Archive for Thursday, November 11, 2004

Hispanic named to replace Ashcroft

Alberto Gonzales not expected to be as polarizing a figure

November 11, 2004


— President Bush nominated White House counsel Alberto Gonzales as attorney general Wednesday, choosing his top lawyer and longtime friend to guide the war on terrorism and lead the federal government's largest law enforcement agency.

Confirmation by the Senate, considered likely, would make Gonzales, 49, the first Hispanic attorney general in U.S. history and place the Justice Department in the hands of a loyal Bush confidante who helped craft some of the administration's most controversial anti-terrorism strategies.

The move also means that departing Atty. Gen. John Ashcroft, a darling of the conservative movement, would be replaced with a figure viewed with some suspicion by the Republican right. By choosing loyalty over ideology in the first major personnel decision after his re-election, Bush signaled a desire for calmer and quieter times at Justice, officials said.

"He always gives me his frank opinion," Bush said in announcing Gonzales' nomination. "He is a calm and steady voice in times of crisis. He has an unwavering principle of respect for the law."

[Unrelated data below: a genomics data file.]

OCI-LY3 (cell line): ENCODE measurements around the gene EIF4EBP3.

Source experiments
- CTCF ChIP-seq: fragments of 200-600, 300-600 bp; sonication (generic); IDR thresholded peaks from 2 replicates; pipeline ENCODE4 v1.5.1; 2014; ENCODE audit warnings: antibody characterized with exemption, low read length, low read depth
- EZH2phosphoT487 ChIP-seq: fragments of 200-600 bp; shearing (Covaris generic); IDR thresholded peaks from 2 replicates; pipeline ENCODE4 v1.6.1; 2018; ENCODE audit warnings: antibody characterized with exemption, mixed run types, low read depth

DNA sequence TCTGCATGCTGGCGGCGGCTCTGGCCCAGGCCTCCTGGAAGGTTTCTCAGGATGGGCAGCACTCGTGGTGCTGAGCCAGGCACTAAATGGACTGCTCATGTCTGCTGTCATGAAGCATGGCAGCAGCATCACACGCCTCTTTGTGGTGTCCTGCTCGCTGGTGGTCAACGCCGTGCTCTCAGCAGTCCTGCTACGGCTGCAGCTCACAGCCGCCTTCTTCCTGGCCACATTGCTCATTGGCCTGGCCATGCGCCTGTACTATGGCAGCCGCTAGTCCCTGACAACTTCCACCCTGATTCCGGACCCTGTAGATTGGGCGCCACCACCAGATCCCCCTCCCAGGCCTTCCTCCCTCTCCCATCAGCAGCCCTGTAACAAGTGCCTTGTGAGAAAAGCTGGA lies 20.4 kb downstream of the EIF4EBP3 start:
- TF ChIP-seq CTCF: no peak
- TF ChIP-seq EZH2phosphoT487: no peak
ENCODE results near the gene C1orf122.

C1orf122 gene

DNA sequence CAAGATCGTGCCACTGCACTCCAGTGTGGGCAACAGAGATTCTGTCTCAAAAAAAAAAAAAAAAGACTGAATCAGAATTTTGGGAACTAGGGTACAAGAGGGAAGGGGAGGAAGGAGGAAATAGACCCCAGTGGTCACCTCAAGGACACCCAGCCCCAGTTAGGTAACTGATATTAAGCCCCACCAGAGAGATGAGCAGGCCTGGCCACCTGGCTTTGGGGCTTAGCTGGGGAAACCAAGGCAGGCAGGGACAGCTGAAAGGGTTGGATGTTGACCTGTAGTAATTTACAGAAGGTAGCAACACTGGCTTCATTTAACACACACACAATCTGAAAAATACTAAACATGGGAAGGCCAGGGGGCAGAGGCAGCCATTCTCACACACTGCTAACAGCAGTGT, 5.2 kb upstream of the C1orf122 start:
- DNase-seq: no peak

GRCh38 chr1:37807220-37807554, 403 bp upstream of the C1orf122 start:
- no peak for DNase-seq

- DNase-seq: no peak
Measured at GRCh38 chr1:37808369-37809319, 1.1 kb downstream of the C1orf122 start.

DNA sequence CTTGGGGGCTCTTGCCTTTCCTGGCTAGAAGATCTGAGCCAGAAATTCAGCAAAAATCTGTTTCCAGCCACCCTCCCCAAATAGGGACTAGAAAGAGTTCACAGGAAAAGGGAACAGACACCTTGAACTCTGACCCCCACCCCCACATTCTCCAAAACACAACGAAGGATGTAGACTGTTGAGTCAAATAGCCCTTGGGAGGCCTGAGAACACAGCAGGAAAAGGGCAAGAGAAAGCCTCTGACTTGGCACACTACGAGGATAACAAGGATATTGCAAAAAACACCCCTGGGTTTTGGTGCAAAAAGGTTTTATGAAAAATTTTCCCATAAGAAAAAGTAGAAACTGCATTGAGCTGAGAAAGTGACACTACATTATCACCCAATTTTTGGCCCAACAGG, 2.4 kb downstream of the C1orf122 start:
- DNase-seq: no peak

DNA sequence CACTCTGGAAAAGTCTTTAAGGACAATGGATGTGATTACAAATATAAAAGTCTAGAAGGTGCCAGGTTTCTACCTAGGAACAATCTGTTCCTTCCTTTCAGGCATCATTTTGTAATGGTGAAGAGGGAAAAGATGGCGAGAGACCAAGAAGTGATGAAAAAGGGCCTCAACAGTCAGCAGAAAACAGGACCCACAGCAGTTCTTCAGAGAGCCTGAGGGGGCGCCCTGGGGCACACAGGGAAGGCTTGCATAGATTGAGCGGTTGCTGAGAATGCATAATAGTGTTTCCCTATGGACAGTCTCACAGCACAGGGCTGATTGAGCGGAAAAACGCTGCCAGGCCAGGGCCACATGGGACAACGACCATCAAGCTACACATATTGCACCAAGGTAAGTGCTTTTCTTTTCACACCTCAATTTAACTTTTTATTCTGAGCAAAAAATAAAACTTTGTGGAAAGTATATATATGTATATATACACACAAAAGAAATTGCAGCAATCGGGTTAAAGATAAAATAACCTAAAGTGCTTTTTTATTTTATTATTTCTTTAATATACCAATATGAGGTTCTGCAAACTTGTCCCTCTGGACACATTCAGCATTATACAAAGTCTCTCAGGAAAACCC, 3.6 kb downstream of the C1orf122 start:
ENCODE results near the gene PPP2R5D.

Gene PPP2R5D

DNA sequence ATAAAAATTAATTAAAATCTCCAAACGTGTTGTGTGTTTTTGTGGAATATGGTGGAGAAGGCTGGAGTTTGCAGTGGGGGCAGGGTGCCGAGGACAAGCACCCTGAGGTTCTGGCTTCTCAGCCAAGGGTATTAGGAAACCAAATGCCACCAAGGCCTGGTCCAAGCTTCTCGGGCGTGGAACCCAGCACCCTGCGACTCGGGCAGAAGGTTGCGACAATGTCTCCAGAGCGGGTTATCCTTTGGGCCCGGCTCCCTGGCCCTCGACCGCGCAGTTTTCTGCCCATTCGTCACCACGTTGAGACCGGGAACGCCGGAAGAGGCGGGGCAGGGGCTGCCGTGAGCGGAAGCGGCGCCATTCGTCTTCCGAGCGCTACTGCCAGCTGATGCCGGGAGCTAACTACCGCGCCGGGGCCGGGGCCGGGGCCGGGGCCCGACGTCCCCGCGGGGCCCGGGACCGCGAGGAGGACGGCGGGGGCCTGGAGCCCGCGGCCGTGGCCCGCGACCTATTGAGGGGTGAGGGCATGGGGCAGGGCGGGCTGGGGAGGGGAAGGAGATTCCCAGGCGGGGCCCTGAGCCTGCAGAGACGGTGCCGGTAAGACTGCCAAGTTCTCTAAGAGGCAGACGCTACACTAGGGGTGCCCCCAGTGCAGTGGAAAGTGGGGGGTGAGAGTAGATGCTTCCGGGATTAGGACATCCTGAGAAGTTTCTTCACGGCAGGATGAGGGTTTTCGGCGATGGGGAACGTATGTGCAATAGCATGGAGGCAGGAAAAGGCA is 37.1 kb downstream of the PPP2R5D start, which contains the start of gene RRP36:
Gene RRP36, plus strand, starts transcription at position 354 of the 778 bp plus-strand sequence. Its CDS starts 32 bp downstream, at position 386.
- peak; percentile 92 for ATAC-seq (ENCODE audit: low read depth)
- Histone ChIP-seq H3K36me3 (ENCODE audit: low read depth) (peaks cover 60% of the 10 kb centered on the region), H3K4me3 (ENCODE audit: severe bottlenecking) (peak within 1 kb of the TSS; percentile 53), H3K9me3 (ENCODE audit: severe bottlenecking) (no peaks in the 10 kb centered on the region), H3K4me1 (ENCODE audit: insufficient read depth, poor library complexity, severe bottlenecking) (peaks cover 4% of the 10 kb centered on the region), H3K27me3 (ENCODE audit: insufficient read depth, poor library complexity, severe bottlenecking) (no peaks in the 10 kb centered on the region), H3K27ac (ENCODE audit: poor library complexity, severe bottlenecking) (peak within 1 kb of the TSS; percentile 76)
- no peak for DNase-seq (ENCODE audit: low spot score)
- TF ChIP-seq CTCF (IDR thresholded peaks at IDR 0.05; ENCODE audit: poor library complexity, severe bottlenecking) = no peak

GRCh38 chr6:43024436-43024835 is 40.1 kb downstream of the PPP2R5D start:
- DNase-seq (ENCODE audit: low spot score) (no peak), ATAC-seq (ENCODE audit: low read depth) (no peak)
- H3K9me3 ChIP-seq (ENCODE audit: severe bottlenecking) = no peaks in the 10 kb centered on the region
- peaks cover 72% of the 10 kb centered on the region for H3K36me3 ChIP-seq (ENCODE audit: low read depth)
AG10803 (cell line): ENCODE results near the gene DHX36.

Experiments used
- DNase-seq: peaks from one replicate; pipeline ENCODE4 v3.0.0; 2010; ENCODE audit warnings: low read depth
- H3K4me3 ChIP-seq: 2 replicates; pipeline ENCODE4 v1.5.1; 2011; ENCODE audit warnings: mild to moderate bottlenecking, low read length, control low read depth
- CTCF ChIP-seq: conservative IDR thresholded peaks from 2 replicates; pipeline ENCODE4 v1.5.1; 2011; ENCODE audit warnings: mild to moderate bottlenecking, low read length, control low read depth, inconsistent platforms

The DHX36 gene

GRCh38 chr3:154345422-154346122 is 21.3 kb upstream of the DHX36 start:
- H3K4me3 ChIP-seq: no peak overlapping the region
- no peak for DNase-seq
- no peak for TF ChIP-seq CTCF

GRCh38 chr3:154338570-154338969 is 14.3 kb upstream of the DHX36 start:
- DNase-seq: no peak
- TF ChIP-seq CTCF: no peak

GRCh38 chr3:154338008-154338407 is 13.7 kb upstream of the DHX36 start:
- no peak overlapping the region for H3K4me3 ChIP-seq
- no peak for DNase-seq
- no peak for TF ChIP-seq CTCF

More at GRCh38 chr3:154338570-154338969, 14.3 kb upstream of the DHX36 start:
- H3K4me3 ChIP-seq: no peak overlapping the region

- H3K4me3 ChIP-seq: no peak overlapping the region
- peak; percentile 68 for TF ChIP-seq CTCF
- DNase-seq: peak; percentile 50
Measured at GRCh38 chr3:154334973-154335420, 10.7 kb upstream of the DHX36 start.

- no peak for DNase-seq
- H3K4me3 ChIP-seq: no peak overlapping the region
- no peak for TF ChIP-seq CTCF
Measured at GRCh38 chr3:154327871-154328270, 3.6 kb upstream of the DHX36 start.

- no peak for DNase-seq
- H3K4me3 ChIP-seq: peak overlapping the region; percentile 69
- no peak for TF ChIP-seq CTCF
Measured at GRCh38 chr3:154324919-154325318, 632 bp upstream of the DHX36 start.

Gonzales said that the post required "a special level of trust and integrity."

"The American people expect and deserve a Department of Justice guided by the rule of law, and there should be no question regarding the department's commitment to justice for every American," he said. "On this principle there can be no compromise."

Democrats and Republicans alike predicted a relatively easy confirmation for Gonzales, who came to Washington after serving as a Bush aide and as a state supreme court justice in Texas. Last week's elections gave Republicans a 55-45 seat edge in the next Congress, which convenes in January.

Democrats see Gonzales, the son of migrant farm workers, as a relative moderate.

Republican conservatives -- while uncomfortable with Gonzales because of previous decisions related to abortion and other social issues -- were cheered that his appointment as attorney general would keep him, at least for now, from being nominated to fill a Supreme Court vacancy.

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